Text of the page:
Bull, William (DNB00)
|←Bull, John (fl.1636)||Dictionary of National Biography, 1885-1900, Volume 07
BULL, WILLIAM (1738–1814), independent minister, was born in 1738 near Wellingborough, Northamptonshire. His father, John Bull, belonged to a puritan family, but he fell into evil courses, and the children were taken under the roof of their grandfather. The third son of John Bull was William. He learned to read Hebrew with no help but an old Bible with Hebrew letters heading the sections of the 119th psalm. He also possessed Whiston's ‘Mathematics,’ and made such progress in this science as to become, while yet in his teens, a contributor to Martin's ‘Mathematical Magazine.’ A disordered state of health compelled him to give up his secular occupation, and he left his grandfather's house to reside with his elder brother John, who was settled in business at Bedford. He improved his knowledge of Latin under the direction of the Rev. Samuel Saunderson, and learned Greek with the assistance of the Rev. James Belsham, at that time pastor of the independent church at Newport Pagnel, but residing at Bedford. In 1759 Bull was admitted a student at the dissenters' academy at Daventry. Some of the students at that time had a leaning to Arianism; Bull was a decided Calvinist, and such he remained to the end of his days. In 1764 Bull succeeded Belsham as pastor of the church at Newport, and to increase his limited income he received pupils for instruction. Among his scholars were some who afterwards obtained good positions in the world, like Sir John Leach, master of the rolls [q. v.] In 1768 Bull married a daughter of Mr. Thomas Palmer of Bedford. Soon afterwards he formed an acquaintance with the Rev. John Newton of Olney, resulting in a lifelong intercourse and frequent correspondence. Bull occasionally preached at the great house at Olney, where Mr. Newton conducted his prayer meetings with the assistance of the poet Cowper. It was for these prayer meetings that Cowper composed some of the Olney hymns. Afterwards Bull became more intimately acquainted with Cowper, and through Bull's watchfulness several of Cowper's poems were preserved from destruction. He also induced Cowper to translate into English verse some of the poems of Madame Guyon. They were afterwards printed at Newport Pagnel with a preface by Bull. Cowper has extolled his faithful friend in both prose and verse. At Olney vicarage Bull met Mrs. Wilberforce, aunt to the celebrated statesman, and sister to the benevolent John Thornton. She invited Bull to visit her in London, and there she introduced him to her brother. About this time the evangelicals projected a new academy ‘to prepare young men for the ministry.’ Mr. Newton drew up a plan, and a proposal was made for Bull to superintend the arrangements, and thus turn Bull's school into an academy. In 1783 the academy commenced with two students; it soon increased its numbers, and continued for many years. From this institution about a hundred men were sent forth into the christian ministry. Mr. Thornton was the principal supporter, and behaved with princely generosity, supplying all Bull's needs, even to the day of his death. His acquaintance with Mrs. Wilberforce and his intercourse with the Thorntons brought Bull into the company of Mr. Zachary Macaulay, Mr. Thomas Babington, and their friends Colonel Makelcan and Major Handfield, names well known in the evangelical movement as the ‘Clapham Sect.’ Although he lived a long and busy life, Bull's health was never robust. In the opening of the year 1814 he became weaker, and died of his old complaint on 23 July in the seventy-seventh year of his age. Besides his academical duties at home, Bull frequently preached in London; and Lady Huntingdon's chapels all made great demands on his time and talents. He was occupied three or four years in writing an ‘Exposition of the Book of Psalms.’ The only thing mentioned as printed in a separate form is ‘Seasonable Hints,’ written while on a trip to Ireland. It was printed at Dublin, and freely distributed during the journey. It has probably disappeared.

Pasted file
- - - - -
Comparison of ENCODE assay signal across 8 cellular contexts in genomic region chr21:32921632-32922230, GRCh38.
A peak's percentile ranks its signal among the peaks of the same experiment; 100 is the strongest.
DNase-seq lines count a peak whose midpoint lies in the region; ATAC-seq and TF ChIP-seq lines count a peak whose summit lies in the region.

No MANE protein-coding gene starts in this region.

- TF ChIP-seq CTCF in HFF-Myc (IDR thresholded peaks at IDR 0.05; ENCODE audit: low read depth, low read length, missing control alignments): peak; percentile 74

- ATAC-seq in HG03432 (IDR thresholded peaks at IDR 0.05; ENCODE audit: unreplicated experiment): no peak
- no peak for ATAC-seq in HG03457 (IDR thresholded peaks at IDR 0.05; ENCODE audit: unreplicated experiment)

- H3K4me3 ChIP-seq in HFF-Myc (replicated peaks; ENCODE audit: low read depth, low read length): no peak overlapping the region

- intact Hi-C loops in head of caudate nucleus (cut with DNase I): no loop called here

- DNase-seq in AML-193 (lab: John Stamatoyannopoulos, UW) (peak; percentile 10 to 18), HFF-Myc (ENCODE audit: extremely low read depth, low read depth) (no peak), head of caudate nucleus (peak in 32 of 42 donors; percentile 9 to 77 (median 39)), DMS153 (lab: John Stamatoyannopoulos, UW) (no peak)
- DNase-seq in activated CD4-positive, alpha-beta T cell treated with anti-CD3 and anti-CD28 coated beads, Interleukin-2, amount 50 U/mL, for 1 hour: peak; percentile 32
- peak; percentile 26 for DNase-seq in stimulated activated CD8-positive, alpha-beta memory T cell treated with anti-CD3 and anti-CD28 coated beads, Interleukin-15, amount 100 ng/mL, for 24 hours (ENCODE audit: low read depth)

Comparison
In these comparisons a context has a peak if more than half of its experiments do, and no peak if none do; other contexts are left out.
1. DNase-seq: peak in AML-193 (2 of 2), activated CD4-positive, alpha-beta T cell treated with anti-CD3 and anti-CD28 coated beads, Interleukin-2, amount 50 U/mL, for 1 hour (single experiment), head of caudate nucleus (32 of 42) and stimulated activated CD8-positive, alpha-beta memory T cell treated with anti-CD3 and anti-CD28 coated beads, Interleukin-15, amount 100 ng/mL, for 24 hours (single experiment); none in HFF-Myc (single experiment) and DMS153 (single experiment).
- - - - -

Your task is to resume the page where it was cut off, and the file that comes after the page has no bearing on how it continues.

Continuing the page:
[J. Bull's Memorials of the Rev. William Bull of Newport Pagnel, 1864. A portrait drawn by W. Harvey from the original accompanies the volume; a copy of this portrait was also inserted in the Evangelical Magazine (vol. xxiii.) with a memoir of Bull, and a different portrait of him appeared in the Christian's Magazine in 1792; Gent. Mag. 1815, part i. 650.]